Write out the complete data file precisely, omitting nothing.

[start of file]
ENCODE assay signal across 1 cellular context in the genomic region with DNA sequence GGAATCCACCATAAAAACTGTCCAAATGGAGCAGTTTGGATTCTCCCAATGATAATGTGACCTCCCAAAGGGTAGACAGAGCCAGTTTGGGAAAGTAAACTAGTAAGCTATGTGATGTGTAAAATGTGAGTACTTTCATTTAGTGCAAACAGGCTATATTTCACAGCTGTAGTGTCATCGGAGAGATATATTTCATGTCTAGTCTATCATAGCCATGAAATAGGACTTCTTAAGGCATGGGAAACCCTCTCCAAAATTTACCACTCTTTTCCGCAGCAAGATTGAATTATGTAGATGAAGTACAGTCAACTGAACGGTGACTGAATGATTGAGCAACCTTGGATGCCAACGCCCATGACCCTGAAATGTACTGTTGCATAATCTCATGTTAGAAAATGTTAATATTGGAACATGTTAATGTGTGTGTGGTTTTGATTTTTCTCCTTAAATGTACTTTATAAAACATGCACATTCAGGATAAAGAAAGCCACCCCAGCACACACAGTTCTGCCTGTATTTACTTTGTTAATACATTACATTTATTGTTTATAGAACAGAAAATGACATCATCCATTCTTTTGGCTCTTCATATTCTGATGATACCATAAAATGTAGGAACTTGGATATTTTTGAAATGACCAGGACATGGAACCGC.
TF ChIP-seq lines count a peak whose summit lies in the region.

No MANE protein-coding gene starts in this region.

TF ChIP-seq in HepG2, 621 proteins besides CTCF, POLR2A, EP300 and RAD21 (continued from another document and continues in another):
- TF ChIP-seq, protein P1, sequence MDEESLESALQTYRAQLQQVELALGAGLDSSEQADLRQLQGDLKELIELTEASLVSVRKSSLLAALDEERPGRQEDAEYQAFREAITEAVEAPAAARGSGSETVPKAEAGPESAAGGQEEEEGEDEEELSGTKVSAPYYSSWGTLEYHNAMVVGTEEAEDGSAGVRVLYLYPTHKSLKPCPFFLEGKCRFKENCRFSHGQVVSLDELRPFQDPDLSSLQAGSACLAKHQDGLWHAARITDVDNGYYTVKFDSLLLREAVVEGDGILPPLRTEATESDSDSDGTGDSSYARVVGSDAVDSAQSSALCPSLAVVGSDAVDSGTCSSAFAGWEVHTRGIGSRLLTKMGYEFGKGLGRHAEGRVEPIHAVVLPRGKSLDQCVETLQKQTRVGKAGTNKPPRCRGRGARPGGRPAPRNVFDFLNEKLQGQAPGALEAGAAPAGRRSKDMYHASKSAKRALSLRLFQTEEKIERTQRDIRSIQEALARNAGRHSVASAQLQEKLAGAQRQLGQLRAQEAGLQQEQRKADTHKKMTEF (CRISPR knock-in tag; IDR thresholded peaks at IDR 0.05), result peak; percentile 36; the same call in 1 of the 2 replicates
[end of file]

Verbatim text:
ENCODE assay signal across 1 cellular context in the genomic region with DNA sequence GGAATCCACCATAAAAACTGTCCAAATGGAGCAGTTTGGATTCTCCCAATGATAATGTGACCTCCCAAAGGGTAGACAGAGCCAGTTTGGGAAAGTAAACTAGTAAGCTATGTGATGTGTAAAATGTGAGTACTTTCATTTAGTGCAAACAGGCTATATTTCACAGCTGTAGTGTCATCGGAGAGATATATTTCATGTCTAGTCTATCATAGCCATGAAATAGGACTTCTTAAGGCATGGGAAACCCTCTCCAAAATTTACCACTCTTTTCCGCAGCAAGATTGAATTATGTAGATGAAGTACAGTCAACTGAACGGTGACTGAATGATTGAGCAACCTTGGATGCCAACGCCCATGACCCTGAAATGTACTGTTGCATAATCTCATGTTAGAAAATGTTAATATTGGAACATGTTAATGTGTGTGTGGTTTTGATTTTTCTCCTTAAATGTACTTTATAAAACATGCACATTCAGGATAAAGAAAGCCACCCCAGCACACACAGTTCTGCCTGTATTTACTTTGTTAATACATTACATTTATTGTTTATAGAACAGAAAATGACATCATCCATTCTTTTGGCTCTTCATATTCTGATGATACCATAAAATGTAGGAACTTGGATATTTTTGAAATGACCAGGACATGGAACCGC.
TF ChIP-seq lines count a peak whose summit lies in the region.

No MANE protein-coding gene starts in this region.

TF ChIP-seq in HepG2, 621 proteins besides CTCF, POLR2A, EP300 and RAD21 (continued from another document and continues in another):
- TF ChIP-seq, protein P1, sequence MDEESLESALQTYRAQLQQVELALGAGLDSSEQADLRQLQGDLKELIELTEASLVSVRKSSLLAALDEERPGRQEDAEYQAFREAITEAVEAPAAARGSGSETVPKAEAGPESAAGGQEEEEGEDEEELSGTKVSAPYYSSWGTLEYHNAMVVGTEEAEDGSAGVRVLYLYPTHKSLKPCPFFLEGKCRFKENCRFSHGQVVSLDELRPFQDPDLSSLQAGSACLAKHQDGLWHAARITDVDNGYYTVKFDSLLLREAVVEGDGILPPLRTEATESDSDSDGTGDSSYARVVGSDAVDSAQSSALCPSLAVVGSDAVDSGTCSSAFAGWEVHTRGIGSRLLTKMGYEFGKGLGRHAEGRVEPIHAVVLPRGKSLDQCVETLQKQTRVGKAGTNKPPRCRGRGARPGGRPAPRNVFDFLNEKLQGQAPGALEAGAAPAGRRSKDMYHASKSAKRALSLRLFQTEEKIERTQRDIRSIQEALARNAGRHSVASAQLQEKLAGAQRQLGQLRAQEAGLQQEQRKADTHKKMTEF (CRISPR knock-in tag; IDR thresholded peaks at IDR 0.05), result peak; percentile 36; the same call in 1 of the 2 replicates